Note, by the way, that Obama has not addressed the permanent retention of NSL data in the US?
The bottom line is that people around the world – regardless of their nationality – should know that the United States is not spying on ordinary people who don’t threaten our national security, and that we take their privacy concerns into account. This applies to foreign leaders as well. Given the understandable attention that this issue has received, I have made clear to the intelligence community that – unless there is a compelling national security purpose – we will not monitor the communications of heads of state and government of our close friends and allies. And I’ve instructed my national security team, as well as the intelligence community, to work with foreign counterparts to deepen our coordination and cooperation in ways that rebuild trust going forward.
Now let me be clear: our intelligence agencies will continue to gather information about the intentions of governments – as opposed to ordinary citizens – around the world, in the same way that the intelligence services of every other nation does. We will not apologize simply because our services may be more effective. But heads of state and government with whom we work closely, and on whose cooperation we depend, should feel confident that we are treating them as real partners. The changes I’ve ordered do just that.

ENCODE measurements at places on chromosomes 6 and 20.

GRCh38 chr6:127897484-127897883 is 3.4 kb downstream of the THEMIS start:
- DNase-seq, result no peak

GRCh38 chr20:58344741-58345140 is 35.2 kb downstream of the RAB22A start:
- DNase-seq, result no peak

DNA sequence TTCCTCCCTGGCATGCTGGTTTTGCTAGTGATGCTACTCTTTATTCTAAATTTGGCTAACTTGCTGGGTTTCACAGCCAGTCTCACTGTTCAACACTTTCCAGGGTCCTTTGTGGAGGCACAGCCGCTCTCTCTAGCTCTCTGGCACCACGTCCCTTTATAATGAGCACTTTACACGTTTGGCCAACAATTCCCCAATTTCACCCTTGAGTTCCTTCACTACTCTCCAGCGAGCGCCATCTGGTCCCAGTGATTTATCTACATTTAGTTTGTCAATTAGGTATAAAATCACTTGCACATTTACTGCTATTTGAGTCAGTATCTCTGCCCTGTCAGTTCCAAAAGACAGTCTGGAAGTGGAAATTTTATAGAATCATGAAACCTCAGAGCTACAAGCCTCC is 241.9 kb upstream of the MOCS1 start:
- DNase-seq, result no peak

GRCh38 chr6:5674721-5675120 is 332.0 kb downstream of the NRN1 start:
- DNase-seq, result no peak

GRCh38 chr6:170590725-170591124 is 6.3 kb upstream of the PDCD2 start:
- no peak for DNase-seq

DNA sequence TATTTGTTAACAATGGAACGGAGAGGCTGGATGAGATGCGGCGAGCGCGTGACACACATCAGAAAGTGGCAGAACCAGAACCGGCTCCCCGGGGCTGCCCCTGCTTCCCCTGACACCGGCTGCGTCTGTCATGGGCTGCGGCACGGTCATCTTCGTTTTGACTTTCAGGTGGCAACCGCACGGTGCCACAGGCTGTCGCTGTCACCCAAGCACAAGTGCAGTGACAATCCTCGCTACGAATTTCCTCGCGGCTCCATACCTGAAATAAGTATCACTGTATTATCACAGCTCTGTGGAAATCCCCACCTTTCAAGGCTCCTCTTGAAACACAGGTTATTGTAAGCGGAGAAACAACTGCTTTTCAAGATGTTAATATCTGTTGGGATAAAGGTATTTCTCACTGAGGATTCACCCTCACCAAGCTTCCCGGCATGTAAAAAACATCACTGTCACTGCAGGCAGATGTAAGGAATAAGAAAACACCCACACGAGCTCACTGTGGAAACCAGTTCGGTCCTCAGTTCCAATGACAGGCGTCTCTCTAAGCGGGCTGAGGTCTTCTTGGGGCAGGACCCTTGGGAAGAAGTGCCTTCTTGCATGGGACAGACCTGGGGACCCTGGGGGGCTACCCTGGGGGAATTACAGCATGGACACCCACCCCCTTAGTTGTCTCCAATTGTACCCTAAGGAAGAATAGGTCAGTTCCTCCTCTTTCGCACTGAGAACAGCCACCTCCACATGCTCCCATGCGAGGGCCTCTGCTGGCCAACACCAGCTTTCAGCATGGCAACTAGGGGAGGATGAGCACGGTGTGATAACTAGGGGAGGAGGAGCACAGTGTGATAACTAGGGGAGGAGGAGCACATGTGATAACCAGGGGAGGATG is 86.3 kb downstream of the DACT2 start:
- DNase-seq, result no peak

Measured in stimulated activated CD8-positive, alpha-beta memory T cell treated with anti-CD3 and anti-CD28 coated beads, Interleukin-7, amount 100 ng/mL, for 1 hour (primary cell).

Finally, to make sure that we follow through on these reforms, I am making some important changes to how our government is organized. The State Department will designate a senior officer to coordinate our diplomacy on issues related to technology and signals intelligence.
This is one of the recommendations from the Review Group. I wonder — given Obama’s utter silence about this point — whether they will have a role in limiting US use of hacking?
We will appoint a senior official at the White House to implement the new privacy safeguards that I have announced today. I will devote the resources to centralize and improve the process we use to handle foreign requests for legal assistance, keeping our high standards for privacy while helping foreign partners fight crime and terrorism.
I think, though am not sure, this implies the government will continue to collect everything but at least share that with the countries in which we’re collecting in, if they ask nicely. This increases the interest of the Merkels of the world, because they get new data.
I have also asked my Counselor, John Podesta, to lead a comprehensive review of big data and privacy. This group will consist of government officials who—along with the President’s Council of Advisors on Science and Technology—will reach out to privacy experts, technologists and business leaders, and look at how the challenges inherent in big data are being confronted by both the public and private sectors; whether we can forge international norms on how to manage this data; and how we can continue to promote the free flow of information in ways that are consistent with both privacy and security.
First, this would be the first time Obama set out to consult technologists (though the Review Group did consult some). Let’s hope it really happens.